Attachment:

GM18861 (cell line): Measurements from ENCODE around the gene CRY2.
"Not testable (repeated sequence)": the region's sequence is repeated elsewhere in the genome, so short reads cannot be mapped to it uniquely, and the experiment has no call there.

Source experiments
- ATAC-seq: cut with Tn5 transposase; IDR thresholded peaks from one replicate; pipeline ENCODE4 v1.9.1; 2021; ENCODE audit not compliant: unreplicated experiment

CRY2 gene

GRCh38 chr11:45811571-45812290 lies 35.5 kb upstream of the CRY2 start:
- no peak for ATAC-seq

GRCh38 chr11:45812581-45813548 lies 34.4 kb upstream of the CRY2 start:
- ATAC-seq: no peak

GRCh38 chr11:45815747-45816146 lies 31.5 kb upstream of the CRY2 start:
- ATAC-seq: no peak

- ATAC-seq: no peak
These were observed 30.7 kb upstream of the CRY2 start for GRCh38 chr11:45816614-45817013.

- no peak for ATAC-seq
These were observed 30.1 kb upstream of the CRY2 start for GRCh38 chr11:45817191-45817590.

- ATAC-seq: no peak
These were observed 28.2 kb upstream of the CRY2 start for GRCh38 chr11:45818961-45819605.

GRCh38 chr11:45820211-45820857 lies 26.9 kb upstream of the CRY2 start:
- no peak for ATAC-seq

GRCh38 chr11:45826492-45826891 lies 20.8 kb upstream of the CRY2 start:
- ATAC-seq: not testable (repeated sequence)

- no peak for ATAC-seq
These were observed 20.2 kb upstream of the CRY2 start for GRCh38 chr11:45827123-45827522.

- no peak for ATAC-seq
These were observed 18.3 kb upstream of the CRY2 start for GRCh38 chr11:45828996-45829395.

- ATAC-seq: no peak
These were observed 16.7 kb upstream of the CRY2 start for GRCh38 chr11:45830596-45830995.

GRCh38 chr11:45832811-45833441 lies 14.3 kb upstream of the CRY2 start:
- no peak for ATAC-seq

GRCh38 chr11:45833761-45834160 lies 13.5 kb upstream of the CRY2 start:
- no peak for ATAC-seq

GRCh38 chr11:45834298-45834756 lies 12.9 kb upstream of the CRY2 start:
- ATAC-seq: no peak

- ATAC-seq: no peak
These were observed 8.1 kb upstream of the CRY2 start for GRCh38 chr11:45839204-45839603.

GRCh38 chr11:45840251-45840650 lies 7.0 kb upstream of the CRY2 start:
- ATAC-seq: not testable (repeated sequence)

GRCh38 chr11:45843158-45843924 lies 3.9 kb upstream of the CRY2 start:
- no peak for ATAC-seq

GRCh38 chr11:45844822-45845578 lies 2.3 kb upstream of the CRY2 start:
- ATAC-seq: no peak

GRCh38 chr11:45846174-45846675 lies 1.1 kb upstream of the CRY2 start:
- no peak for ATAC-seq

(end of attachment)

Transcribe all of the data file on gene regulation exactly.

GM18861 (cell line): Measurements from ENCODE around the gene CRY2.
"Not testable (repeated sequence)": the region's sequence is repeated elsewhere in the genome, so short reads cannot be mapped to it uniquely, and the experiment has no call there.

Source experiments
- ATAC-seq: cut with Tn5 transposase; IDR thresholded peaks from one replicate; pipeline ENCODE4 v1.9.1; 2021; ENCODE audit not compliant: unreplicated experiment

CRY2 gene

GRCh38 chr11:45811571-45812290 lies 35.5 kb upstream of the CRY2 start:
- no peak for ATAC-seq

GRCh38 chr11:45812581-45813548 lies 34.4 kb upstream of the CRY2 start:
- ATAC-seq: no peak

GRCh38 chr11:45815747-45816146 lies 31.5 kb upstream of the CRY2 start:
- ATAC-seq: no peak

- ATAC-seq: no peak
These were observed 30.7 kb upstream of the CRY2 start for GRCh38 chr11:45816614-45817013.

- no peak for ATAC-seq
These were observed 30.1 kb upstream of the CRY2 start for GRCh38 chr11:45817191-45817590.

- ATAC-seq: no peak
These were observed 28.2 kb upstream of the CRY2 start for GRCh38 chr11:45818961-45819605.

GRCh38 chr11:45820211-45820857 lies 26.9 kb upstream of the CRY2 start:
- no peak for ATAC-seq

GRCh38 chr11:45826492-45826891 lies 20.8 kb upstream of the CRY2 start:
- ATAC-seq: not testable (repeated sequence)

- no peak for ATAC-seq
These were observed 20.2 kb upstream of the CRY2 start for GRCh38 chr11:45827123-45827522.

- no peak for ATAC-seq
These were observed 18.3 kb upstream of the CRY2 start for GRCh38 chr11:45828996-45829395.

- ATAC-seq: no peak
These were observed 16.7 kb upstream of the CRY2 start for GRCh38 chr11:45830596-45830995.

GRCh38 chr11:45832811-45833441 lies 14.3 kb upstream of the CRY2 start:
- no peak for ATAC-seq

GRCh38 chr11:45833761-45834160 lies 13.5 kb upstream of the CRY2 start:
- no peak for ATAC-seq

GRCh38 chr11:45834298-45834756 lies 12.9 kb upstream of the CRY2 start:
- ATAC-seq: no peak

- ATAC-seq: no peak
These were observed 8.1 kb upstream of the CRY2 start for GRCh38 chr11:45839204-45839603.

GRCh38 chr11:45840251-45840650 lies 7.0 kb upstream of the CRY2 start:
- ATAC-seq: not testable (repeated sequence)

GRCh38 chr11:45843158-45843924 lies 3.9 kb upstream of the CRY2 start:
- no peak for ATAC-seq

GRCh38 chr11:45844822-45845578 lies 2.3 kb upstream of the CRY2 start:
- ATAC-seq: no peak

GRCh38 chr11:45846174-45846675 lies 1.1 kb upstream of the CRY2 start:
- no peak for ATAC-seq